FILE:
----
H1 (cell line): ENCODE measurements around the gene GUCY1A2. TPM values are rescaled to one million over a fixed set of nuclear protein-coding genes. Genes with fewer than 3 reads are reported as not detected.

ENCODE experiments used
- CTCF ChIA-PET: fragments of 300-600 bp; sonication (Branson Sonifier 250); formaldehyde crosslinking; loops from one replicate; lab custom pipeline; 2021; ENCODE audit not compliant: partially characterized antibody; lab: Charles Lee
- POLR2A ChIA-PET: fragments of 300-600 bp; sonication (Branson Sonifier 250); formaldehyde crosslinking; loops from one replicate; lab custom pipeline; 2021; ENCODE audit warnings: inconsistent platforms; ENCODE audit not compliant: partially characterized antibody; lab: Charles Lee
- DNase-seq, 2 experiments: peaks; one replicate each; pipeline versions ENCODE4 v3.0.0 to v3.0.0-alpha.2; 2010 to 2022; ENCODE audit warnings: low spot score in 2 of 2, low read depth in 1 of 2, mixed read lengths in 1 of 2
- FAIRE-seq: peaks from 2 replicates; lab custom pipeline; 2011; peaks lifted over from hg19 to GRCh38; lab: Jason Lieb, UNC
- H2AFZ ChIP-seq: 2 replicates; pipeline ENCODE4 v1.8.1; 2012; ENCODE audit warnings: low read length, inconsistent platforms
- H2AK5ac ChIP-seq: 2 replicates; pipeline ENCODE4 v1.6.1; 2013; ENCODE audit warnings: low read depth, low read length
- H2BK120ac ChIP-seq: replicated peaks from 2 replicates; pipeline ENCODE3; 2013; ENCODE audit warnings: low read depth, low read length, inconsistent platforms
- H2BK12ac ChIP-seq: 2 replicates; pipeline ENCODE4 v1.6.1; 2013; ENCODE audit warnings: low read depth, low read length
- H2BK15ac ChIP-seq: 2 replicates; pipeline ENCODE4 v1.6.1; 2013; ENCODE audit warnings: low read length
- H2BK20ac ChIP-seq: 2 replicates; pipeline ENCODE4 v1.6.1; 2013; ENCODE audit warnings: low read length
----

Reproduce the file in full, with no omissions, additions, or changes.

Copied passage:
H1 (cell line): ENCODE measurements around the gene GUCY1A2. TPM values are rescaled to one million over a fixed set of nuclear protein-coding genes. Genes with fewer than 3 reads are reported as not detected.

ENCODE experiments used
- CTCF ChIA-PET: fragments of 300-600 bp; sonication (Branson Sonifier 250); formaldehyde crosslinking; loops from one replicate; lab custom pipeline; 2021; ENCODE audit not compliant: partially characterized antibody; lab: Charles Lee
- POLR2A ChIA-PET: fragments of 300-600 bp; sonication (Branson Sonifier 250); formaldehyde crosslinking; loops from one replicate; lab custom pipeline; 2021; ENCODE audit warnings: inconsistent platforms; ENCODE audit not compliant: partially characterized antibody; lab: Charles Lee
- DNase-seq, 2 experiments: peaks; one replicate each; pipeline versions ENCODE4 v3.0.0 to v3.0.0-alpha.2; 2010 to 2022; ENCODE audit warnings: low spot score in 2 of 2, low read depth in 1 of 2, mixed read lengths in 1 of 2
- FAIRE-seq: peaks from 2 replicates; lab custom pipeline; 2011; peaks lifted over from hg19 to GRCh38; lab: Jason Lieb, UNC
- H2AFZ ChIP-seq: 2 replicates; pipeline ENCODE4 v1.8.1; 2012; ENCODE audit warnings: low read length, inconsistent platforms
- H2AK5ac ChIP-seq: 2 replicates; pipeline ENCODE4 v1.6.1; 2013; ENCODE audit warnings: low read depth, low read length
- H2BK120ac ChIP-seq: replicated peaks from 2 replicates; pipeline ENCODE3; 2013; ENCODE audit warnings: low read depth, low read length, inconsistent platforms
- H2BK12ac ChIP-seq: 2 replicates; pipeline ENCODE4 v1.6.1; 2013; ENCODE audit warnings: low read depth, low read length
- H2BK15ac ChIP-seq: 2 replicates; pipeline ENCODE4 v1.6.1; 2013; ENCODE audit warnings: low read length
- H2BK20ac ChIP-seq: 2 replicates; pipeline ENCODE4 v1.6.1; 2013; ENCODE audit warnings: low read length